Gender Gap in the Sciences
gains have stalled and in some cases eroded in engineering and
computer science, despite effective new programs to increase women’s
participation in these fields, according to a major new report
released recently by the National Council for Research on Women
The report, entitled Balancing the Equation: Where are Women and
Girls in Science, Engineering and Technology? notes myriad reasons
to advance women in the sciences, including the economic imperative
to increase the technological and scientific literacy of America’s
workforce. The report also finds important the perspective women
bring to the sciences, often leading them to different decisions
on allocating research dollars, targeting drug testing protocols,
and developing technology to benefit communities.
is a critical moment for the nation,” said NCRW Executive Director
Linda Basch. “In the last few decades, we have learned how to
increase women’s and girls’ participation in science and technology.
Now we need to use that knowledge. This report offers cause for
cautious optimism. We simply cannot continue to overlook the contributions
of half our population. If we do, our society, our nation and
our world will suffer.”
The report analyzes strategies to attract women and girls to science
and retain them in technological fields. It finds that efforts
to open up scientific study and work have created new opportunities
for women and minorities, but these efforts have been sporadic
and disjointed. The report calls for a national commitment to
remove the persistent barriers and glass ceiling facing women
and girls in the sciences.
The report reviews hundreds of programs that successfully increase
the classroom, laboratory and workplace participation of girls,
women and minorities in the sciences. It finds that women and
girls excel in environments that encourage hands-on research,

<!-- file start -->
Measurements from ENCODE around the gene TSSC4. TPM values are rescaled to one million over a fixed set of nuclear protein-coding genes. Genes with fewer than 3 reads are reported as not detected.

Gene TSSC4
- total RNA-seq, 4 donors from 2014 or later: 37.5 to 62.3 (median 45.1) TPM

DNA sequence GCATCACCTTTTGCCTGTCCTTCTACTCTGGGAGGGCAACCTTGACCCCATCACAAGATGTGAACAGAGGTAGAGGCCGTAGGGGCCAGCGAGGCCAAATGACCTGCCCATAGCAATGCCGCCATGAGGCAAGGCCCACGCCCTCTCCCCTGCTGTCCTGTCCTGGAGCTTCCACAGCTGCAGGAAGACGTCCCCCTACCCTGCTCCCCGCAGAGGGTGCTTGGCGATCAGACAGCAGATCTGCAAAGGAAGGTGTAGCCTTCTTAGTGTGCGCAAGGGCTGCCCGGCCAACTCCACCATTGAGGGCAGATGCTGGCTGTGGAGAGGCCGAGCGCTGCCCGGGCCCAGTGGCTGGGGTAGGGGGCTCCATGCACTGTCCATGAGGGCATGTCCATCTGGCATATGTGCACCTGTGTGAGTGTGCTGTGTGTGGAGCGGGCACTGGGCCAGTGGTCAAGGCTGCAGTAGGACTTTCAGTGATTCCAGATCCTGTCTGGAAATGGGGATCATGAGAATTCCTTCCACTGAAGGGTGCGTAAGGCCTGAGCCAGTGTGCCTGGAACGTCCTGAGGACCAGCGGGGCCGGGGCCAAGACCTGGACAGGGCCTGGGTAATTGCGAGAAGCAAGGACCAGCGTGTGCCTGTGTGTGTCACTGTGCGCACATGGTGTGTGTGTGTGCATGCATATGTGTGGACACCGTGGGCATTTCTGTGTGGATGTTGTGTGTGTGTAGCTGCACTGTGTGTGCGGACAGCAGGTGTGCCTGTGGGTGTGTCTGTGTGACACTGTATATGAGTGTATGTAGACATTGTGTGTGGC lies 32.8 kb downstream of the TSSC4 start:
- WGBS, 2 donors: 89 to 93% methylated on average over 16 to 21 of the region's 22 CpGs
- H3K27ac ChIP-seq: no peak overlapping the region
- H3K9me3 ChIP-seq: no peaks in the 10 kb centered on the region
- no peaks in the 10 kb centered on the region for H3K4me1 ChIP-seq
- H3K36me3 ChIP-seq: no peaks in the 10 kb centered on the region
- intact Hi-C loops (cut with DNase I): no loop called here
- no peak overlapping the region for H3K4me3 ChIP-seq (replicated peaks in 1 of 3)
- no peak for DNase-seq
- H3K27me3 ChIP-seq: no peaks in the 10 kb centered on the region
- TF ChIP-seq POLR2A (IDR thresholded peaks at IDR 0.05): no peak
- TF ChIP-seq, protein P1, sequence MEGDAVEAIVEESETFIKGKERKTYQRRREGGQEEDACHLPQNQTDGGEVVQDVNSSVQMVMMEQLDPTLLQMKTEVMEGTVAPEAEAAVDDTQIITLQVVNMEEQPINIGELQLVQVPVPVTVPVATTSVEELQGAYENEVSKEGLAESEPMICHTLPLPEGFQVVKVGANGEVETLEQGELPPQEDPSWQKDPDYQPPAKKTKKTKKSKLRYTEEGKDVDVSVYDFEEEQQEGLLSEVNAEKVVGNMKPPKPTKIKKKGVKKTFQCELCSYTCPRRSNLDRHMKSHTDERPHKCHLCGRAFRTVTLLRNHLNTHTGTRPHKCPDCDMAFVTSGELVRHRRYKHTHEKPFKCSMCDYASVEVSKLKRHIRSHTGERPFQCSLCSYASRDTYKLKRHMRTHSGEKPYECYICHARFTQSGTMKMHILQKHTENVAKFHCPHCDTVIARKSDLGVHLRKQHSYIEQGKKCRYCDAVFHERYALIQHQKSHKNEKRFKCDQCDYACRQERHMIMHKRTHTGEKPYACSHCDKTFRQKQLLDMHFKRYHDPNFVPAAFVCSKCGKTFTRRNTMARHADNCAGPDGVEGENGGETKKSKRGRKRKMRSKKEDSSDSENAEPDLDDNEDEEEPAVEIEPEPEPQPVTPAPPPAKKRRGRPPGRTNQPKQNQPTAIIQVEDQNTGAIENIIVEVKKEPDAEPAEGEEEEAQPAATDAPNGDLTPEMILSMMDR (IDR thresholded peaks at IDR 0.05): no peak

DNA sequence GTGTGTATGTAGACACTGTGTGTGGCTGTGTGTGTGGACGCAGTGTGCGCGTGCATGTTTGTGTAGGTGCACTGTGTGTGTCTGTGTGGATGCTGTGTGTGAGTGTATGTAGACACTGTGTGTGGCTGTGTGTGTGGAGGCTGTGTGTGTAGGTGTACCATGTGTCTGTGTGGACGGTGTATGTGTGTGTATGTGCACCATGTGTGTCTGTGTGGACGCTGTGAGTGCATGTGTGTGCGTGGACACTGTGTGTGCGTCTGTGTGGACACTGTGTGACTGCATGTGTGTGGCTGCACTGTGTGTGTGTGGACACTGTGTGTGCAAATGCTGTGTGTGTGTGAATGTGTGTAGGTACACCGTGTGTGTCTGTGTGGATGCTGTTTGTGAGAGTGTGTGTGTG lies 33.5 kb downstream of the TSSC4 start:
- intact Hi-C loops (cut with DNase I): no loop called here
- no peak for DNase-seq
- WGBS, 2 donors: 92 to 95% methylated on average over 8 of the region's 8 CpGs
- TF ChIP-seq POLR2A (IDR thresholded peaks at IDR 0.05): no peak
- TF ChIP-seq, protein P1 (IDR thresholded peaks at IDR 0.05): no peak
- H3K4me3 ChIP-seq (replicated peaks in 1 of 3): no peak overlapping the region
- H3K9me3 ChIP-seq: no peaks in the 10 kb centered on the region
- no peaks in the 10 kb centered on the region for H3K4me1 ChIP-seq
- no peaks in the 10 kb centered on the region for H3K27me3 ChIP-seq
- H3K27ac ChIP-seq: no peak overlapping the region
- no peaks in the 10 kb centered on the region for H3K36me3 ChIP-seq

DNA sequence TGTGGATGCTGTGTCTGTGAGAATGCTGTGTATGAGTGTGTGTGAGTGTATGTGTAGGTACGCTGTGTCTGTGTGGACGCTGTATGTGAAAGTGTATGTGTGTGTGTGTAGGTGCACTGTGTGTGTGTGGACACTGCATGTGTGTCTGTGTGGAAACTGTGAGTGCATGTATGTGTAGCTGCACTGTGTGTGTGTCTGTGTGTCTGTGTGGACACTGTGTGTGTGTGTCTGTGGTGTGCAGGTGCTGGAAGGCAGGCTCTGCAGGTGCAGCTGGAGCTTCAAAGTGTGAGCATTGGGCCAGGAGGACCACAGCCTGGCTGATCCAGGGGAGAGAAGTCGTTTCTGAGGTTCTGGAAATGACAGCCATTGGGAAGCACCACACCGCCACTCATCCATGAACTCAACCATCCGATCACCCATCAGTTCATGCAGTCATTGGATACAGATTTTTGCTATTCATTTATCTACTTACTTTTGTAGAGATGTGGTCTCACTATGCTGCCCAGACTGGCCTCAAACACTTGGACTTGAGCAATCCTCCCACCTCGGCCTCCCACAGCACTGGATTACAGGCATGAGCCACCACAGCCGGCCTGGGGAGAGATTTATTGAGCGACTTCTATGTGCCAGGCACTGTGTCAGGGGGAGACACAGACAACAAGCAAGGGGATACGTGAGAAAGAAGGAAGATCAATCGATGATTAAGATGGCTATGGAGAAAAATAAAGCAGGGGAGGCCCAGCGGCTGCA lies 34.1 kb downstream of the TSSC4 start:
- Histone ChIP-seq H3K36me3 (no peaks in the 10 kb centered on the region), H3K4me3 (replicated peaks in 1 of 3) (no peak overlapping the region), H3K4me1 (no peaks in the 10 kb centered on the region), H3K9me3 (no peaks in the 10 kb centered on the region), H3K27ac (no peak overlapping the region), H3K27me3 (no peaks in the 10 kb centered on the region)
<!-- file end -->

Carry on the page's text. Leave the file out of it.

including mentoring and role models, and link science, technology
and engineering to other disciplines.
The report found that:
1996 women constituted 45 percent of the workforce in the US,
but just 12 percent of science and engineering jobs in business
1999, 56 percent of Advanced Placement takers were female, but
90 percent of computer science test takers and 78 percent of physics
test takers were male.
than 10 percent of full professors in the sciences today are women,
despite the fact that women have been earning more than one-quarter
of the Ph.Ds in science for 30 years.
Balancing the Equation calls for systematic change and a long-term
commitment by top leaders at all levels to advancing women in
the sciences, beginning in kindergarten and continuing through
women’s careers. Each chapter concludes with recommendations for
specific action steps to advance women and girls in science and
The National Council for Research on Women is a working alliance
of 95 university-based research centers, national policy organizations,
and education coalitions.
of Balancing the Equation are available for $22.00 plus $4.50
postage and handling from NCRW, 11 Hanover Square, 20th
floor, New York, NY 10005. Call NCRW at 212-785-7335.
Education Update, Inc., P.O. Box 20005, New York, NY 10001. Tel:
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All material is copyrighted and may not be printed without express consent of
the publisher. © 2001.